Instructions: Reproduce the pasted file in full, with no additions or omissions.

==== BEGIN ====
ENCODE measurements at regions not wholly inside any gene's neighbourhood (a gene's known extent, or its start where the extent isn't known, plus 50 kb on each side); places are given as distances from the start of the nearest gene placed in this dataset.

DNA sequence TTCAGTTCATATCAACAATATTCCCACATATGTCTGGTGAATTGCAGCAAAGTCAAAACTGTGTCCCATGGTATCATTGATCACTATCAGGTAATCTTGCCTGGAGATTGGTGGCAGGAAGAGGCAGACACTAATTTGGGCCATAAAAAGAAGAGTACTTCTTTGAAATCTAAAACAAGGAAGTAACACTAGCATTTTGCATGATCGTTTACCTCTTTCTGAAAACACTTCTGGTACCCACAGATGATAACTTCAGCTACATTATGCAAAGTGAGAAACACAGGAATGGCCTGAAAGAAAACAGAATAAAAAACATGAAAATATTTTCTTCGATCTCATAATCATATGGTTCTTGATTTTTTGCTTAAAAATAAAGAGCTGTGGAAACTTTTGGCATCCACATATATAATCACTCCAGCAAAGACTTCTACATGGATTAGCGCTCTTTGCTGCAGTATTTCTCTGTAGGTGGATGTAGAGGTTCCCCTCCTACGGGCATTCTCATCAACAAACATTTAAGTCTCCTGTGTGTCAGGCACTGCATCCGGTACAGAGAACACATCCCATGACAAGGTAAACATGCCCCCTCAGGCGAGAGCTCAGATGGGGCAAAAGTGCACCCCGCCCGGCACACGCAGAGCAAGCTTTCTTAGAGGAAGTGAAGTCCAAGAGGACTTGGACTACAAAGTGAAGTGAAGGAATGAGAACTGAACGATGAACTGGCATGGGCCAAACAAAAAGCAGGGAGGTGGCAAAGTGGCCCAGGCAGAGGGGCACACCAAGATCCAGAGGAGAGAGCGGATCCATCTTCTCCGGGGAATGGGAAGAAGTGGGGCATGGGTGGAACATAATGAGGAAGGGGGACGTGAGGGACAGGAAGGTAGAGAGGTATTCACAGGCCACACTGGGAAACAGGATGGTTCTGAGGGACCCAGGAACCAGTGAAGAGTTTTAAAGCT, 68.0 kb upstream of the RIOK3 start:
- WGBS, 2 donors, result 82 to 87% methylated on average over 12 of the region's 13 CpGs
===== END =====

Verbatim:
ENCODE measurements at regions not wholly inside any gene's neighbourhood (a gene's known extent, or its start where the extent isn't known, plus 50 kb on each side); places are given as distances from the start of the nearest gene placed in this dataset.

DNA sequence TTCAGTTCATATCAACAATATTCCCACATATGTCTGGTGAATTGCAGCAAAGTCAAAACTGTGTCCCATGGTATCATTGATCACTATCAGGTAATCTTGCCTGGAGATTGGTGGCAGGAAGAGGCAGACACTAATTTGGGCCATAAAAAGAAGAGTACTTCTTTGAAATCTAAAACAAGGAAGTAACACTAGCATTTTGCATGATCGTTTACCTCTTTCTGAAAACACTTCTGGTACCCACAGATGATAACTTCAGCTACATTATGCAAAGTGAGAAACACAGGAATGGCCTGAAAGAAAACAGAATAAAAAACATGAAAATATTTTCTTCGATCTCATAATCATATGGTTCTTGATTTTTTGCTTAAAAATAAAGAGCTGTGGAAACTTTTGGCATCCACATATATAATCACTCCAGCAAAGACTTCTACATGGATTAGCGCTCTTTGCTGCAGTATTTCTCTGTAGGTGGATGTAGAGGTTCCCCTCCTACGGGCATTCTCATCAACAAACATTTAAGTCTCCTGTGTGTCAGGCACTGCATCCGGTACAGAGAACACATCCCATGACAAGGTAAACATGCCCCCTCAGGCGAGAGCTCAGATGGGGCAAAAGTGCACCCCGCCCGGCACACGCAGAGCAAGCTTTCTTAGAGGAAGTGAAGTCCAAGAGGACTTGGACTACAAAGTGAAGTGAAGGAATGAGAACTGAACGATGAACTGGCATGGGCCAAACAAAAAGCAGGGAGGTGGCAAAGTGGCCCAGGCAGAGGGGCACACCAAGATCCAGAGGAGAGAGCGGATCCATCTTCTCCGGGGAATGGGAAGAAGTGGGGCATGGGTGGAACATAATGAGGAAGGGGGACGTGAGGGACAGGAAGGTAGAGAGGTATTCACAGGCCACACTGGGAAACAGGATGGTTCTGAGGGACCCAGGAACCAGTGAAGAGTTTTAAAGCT, 68.0 kb upstream of the RIOK3 start:
- WGBS, 2 donors, result 82 to 87% methylated on average over 12 of the region's 13 CpGs